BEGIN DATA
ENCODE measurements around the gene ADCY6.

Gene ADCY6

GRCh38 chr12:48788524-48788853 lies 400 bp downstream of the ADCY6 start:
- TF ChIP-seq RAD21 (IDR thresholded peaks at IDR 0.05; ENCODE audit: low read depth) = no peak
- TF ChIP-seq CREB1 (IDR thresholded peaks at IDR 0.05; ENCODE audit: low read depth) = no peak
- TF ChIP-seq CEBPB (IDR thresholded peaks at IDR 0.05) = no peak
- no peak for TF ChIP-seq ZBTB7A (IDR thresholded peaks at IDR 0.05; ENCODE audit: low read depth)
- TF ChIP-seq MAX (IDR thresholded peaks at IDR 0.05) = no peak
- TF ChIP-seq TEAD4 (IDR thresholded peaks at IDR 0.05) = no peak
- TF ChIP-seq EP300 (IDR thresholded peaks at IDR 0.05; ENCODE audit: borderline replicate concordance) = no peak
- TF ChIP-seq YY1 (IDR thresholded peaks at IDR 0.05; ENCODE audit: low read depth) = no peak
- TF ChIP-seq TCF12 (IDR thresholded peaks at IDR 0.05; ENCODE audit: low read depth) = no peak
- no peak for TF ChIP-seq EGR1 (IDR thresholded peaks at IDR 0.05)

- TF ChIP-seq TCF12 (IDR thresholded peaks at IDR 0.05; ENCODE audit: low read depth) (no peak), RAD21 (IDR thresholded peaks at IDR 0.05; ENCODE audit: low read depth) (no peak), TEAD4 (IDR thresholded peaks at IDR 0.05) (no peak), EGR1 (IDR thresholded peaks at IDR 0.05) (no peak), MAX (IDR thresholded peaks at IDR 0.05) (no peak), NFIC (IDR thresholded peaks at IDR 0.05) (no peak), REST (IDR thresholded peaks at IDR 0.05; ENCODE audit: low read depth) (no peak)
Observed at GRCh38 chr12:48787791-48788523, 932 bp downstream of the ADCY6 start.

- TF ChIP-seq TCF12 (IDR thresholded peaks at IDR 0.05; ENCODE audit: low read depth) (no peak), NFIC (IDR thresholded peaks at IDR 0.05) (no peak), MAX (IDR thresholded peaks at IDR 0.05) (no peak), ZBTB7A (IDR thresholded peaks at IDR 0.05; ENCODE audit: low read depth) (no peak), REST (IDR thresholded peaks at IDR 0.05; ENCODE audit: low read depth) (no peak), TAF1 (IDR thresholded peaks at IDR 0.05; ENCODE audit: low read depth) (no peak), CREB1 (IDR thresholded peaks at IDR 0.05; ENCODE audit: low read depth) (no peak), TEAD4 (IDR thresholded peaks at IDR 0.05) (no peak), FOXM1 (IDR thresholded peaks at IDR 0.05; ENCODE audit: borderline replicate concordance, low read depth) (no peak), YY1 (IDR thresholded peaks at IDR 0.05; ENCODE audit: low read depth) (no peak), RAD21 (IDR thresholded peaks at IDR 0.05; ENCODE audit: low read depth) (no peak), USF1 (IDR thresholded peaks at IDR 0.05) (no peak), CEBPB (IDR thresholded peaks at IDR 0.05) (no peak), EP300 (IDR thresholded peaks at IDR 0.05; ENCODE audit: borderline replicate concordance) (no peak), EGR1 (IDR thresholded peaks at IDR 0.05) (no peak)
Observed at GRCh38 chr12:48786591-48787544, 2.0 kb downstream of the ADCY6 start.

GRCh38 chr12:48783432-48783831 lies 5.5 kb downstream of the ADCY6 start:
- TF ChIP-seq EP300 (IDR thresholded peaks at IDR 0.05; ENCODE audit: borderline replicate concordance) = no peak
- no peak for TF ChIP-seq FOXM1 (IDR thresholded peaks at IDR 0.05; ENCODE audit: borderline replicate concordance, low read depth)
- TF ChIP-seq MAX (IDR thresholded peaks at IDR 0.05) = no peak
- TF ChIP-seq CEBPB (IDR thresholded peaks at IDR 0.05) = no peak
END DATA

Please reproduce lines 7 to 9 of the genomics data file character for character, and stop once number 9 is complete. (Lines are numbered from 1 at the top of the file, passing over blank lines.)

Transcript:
- no peak for TF ChIP-seq ZBTB7A (IDR thresholded peaks at IDR 0.05; ENCODE audit: low read depth)
- TF ChIP-seq MAX (IDR thresholded peaks at IDR 0.05) = no peak
- TF ChIP-seq TEAD4 (IDR thresholded peaks at IDR 0.05) = no peak